Problem 3. Let ${ABC}$ be an acute triangle with ${AB > AC}$. Let ${\Gamma }$ be its cirumcircle., ${H}$ its orthocenter, and ${F}$ the foot of the altitude from ${A}$. Let ${M}$ be the midpoint of ${BC}$. Let ${Q }$ be the point on ${ \Gamma }$ such that ${\angle HQA }$ and let ${K }$ be the point on ${\Gamma }$ such that ${\angle HKQ }$. Assume that the points ${A,B,C,K }$and ${Q }$ are all different and lie on ${\Gamma}$ in this order.

Prove that the circumcircles of triangles ${KQH }$ and ${FKM }$ are tangent to each other.

Source: AoPS

## IMO 2014 Problem 6

July 9, 2014 1 comment

A set of lines in the plane is in general position if no two are parallel and no three pass through the same point. A set of lines in general position cuts the plane into regions, some of which have finite area; we call these its finite regions. Prove that for all sufficiently large ${n}$, in any set of ${n}$ lines in general position it is possible to colour at least ${\sqrt{n}}$ lines blue in such a way that none of its finite regions has a completely blue boundary.

Note: Results with ${\sqrt{n}}$ replaced by ${c\sqrt{n}}$ will be awarded points depending on the value of the constant ${c}$.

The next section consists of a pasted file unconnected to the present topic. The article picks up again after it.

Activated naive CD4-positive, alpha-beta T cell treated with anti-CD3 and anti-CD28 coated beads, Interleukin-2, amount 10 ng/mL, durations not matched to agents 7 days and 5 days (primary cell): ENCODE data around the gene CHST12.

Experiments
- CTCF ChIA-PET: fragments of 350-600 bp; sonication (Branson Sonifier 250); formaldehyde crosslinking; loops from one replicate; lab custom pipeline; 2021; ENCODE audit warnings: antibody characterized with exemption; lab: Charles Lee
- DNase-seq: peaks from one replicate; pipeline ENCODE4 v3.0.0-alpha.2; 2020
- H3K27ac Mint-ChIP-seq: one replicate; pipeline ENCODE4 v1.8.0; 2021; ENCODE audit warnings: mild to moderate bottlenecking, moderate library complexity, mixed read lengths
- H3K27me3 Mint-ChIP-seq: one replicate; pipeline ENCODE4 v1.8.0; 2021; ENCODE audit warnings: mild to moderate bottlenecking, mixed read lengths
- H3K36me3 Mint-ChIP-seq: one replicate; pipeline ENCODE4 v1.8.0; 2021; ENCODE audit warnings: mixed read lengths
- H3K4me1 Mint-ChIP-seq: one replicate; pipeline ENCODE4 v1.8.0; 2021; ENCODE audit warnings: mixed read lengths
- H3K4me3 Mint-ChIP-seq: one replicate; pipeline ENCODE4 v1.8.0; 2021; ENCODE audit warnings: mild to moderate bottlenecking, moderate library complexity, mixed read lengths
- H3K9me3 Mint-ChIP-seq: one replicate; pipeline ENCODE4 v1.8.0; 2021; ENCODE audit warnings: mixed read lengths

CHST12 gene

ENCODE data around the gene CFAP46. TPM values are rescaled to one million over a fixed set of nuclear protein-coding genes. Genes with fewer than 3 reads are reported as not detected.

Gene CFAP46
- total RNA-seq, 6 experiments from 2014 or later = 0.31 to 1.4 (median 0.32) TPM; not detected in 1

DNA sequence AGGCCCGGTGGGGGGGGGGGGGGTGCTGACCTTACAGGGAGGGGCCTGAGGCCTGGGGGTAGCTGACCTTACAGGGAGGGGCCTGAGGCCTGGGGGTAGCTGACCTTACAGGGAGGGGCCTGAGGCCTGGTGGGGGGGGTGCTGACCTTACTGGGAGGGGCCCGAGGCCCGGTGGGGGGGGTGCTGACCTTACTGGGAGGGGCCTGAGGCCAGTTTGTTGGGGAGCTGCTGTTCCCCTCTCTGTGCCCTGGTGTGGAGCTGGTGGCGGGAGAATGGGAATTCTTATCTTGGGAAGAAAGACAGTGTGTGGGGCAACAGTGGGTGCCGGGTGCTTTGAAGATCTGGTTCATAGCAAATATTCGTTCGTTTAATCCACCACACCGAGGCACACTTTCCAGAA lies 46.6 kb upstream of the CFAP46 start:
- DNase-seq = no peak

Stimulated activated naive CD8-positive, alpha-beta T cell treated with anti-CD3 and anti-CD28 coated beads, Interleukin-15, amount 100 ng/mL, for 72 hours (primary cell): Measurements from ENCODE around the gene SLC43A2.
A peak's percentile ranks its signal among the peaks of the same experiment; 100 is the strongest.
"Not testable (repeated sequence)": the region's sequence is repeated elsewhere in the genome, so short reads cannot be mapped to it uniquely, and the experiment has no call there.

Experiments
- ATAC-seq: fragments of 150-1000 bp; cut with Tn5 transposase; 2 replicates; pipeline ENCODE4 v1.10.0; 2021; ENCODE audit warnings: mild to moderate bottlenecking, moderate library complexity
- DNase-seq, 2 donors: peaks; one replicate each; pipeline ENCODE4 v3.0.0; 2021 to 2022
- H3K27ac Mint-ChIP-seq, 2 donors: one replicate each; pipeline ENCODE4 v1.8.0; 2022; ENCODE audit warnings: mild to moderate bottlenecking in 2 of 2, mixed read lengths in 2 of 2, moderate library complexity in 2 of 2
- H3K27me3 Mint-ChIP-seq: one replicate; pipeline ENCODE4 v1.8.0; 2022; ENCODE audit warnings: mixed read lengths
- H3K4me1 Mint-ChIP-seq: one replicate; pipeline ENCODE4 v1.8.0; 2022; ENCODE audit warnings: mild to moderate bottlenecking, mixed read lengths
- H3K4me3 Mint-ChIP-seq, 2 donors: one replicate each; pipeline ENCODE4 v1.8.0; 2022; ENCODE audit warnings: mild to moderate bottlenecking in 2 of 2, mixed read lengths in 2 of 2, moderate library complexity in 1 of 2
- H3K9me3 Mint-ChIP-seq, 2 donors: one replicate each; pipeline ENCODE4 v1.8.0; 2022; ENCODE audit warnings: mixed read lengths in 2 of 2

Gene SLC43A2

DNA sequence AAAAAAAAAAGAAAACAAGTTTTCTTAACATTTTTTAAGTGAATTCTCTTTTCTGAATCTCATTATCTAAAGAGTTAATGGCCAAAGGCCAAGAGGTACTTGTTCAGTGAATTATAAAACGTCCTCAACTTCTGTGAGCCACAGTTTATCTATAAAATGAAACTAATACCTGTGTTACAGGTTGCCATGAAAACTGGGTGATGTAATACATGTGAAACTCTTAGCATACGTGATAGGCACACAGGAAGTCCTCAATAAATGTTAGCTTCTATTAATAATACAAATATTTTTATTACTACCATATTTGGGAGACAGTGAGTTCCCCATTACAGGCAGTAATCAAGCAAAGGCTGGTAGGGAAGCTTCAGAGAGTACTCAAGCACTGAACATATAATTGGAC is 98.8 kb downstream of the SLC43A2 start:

IMO 2014 Problem 6 (Day 2)

## IMO 2014 Problem 5

July 9, 2014 1 comment

For every positive integer ${n}$, Cape Town Bank issues some coins that has ${\frac{1}{n}}$ value. Let a collection of such finite coins (coins does not neccesarily have different values) which sum of their value is less than ${99+\frac{1}{2}}$. Prove that we can divide the collection into at most 100 groups such that sum of all coins’ value does not exceed 1.

IMO 2014 Problem 5 (Day 2)

Categories: Combinatorics, IMO, Olympiad Tags: ,

## IMO 2014 Problem 4

Let ${P}$ and ${Q}$ be on segment ${BC}$ of an acute triangle ${ABC}$ such that ${\angle PAB=\angle BCA}$ and ${\angle CAQ=\angle ABC}$. Let ${M}$ and ${N}$ be the points on ${AP}$ and ${AQ}$, respectively, such that ${P}$ is the midpoint of ${AM}$ and ${Q}$ is the midpoint of ${AN}$. Prove that the intersection of ${BM}$ and ${CN}$ is on the circumference of triangle ${ABC}$.